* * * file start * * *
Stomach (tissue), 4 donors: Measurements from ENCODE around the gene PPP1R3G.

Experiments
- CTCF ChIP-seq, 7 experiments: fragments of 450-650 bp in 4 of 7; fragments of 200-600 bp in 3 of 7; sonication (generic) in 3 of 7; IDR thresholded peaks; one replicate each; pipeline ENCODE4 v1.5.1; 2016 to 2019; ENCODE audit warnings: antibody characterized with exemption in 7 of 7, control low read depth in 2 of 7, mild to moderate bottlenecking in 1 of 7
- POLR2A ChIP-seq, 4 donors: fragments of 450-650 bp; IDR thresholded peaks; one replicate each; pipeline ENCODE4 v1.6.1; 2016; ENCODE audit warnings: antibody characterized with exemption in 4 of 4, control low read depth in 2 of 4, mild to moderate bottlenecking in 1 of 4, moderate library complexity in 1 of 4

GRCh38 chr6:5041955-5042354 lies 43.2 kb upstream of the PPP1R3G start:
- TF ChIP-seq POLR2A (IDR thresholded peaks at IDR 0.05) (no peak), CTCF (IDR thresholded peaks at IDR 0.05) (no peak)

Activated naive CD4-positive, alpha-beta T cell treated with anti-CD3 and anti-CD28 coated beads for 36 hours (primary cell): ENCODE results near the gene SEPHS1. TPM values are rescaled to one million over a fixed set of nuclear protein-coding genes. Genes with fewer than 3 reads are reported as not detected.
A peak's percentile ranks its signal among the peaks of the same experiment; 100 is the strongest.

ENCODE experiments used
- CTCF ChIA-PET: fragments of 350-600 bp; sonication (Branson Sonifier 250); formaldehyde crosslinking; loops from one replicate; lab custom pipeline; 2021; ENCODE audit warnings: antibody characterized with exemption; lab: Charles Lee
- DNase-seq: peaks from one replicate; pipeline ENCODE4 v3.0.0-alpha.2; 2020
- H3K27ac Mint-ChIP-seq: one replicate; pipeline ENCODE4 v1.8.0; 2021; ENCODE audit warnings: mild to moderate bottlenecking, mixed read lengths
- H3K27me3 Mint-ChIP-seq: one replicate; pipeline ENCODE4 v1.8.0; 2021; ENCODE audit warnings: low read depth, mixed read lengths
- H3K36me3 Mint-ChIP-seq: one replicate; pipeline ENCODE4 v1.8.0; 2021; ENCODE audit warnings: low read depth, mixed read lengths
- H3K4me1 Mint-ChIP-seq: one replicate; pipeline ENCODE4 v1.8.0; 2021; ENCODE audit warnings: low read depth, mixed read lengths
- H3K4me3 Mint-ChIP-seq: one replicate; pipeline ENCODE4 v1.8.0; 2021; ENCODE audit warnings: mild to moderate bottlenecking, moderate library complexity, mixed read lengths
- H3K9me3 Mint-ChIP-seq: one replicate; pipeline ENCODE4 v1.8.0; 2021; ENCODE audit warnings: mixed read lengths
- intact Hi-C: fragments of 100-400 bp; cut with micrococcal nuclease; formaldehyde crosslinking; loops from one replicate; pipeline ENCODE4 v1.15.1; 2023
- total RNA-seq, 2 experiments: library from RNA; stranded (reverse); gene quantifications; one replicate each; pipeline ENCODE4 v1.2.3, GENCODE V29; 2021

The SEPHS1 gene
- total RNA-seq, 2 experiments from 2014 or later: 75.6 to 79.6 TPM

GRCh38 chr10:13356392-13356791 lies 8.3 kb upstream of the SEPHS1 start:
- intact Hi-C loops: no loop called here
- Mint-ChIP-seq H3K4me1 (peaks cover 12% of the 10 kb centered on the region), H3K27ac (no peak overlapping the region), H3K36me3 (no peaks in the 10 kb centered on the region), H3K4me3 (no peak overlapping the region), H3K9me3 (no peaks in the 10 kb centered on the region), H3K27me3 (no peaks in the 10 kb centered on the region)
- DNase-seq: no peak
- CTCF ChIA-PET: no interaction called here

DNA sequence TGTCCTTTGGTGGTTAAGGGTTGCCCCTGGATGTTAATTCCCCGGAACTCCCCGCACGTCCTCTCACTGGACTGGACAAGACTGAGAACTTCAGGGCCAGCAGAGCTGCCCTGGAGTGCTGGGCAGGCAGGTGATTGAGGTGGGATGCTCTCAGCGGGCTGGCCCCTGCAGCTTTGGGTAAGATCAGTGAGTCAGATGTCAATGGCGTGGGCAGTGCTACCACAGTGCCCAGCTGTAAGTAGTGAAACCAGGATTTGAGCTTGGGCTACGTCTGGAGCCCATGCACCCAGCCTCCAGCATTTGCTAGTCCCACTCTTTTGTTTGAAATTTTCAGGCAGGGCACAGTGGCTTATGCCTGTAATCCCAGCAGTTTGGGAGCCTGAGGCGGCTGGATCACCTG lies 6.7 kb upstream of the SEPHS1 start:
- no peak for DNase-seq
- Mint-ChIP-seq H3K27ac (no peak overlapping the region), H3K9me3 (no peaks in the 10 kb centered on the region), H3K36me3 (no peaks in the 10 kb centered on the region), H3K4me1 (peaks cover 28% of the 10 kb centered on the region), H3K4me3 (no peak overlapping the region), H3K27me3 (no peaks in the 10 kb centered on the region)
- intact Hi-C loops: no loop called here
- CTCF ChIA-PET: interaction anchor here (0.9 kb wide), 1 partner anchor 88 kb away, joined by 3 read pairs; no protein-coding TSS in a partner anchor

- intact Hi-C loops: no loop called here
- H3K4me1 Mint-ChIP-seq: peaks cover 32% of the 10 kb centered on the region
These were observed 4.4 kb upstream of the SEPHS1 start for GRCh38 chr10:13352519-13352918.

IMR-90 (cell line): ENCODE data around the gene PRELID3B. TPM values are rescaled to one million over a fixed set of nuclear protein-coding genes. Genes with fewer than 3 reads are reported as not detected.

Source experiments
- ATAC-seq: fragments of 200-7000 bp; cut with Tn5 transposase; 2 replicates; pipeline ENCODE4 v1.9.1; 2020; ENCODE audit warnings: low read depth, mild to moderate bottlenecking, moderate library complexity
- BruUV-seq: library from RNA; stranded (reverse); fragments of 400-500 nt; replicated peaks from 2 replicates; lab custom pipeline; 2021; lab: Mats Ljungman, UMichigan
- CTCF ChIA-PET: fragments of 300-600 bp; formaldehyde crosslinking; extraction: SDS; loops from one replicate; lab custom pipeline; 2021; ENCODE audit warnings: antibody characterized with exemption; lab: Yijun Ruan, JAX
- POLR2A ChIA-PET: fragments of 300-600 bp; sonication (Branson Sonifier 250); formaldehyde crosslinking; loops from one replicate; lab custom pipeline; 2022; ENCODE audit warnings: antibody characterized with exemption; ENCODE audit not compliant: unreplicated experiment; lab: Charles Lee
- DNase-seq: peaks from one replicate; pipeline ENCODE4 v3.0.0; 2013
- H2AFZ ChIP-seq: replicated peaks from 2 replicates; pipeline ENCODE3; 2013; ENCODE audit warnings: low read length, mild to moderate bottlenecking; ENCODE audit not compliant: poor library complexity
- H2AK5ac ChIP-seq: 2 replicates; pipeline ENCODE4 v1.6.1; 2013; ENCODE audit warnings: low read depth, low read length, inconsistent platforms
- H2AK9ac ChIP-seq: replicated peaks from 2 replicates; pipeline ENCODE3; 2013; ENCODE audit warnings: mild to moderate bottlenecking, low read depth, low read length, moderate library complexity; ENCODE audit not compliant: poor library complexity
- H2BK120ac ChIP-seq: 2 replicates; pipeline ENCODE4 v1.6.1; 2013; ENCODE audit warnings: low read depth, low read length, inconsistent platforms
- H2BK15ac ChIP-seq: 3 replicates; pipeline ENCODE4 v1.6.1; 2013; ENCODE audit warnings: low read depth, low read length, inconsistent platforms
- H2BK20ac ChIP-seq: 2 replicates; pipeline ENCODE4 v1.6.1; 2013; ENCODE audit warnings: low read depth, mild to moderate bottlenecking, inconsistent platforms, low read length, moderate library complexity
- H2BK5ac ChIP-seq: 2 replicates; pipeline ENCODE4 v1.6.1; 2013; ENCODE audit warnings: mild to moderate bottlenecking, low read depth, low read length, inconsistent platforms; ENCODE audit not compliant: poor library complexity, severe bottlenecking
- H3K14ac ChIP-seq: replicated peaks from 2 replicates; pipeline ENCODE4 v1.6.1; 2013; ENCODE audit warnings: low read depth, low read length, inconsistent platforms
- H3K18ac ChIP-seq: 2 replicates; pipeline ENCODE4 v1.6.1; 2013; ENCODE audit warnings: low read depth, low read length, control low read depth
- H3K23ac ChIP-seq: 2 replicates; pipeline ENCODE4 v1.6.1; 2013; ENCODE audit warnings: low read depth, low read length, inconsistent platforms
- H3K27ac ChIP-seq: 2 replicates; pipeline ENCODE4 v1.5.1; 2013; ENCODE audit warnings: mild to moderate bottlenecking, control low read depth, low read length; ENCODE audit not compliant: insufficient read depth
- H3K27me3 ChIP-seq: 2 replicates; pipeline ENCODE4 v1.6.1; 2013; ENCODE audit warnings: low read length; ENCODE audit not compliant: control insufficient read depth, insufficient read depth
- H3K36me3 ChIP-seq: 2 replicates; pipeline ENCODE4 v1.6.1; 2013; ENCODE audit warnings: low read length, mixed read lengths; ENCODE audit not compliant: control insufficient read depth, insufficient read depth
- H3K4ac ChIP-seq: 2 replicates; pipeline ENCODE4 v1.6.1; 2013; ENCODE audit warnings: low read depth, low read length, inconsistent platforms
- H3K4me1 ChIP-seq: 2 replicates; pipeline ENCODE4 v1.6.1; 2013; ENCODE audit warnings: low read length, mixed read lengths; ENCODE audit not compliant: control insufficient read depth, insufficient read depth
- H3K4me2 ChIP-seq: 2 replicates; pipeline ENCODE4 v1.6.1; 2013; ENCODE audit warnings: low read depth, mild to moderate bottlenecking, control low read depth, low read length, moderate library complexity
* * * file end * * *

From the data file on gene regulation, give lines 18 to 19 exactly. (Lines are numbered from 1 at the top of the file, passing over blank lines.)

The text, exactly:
- intact Hi-C: fragments of 100-400 bp; cut with micrococcal nuclease; formaldehyde crosslinking; loops from one replicate; pipeline ENCODE4 v1.15.1; 2023
- total RNA-seq, 2 experiments: library from RNA; stranded (reverse); gene quantifications; one replicate each; pipeline ENCODE4 v1.2.3, GENCODE V29; 2021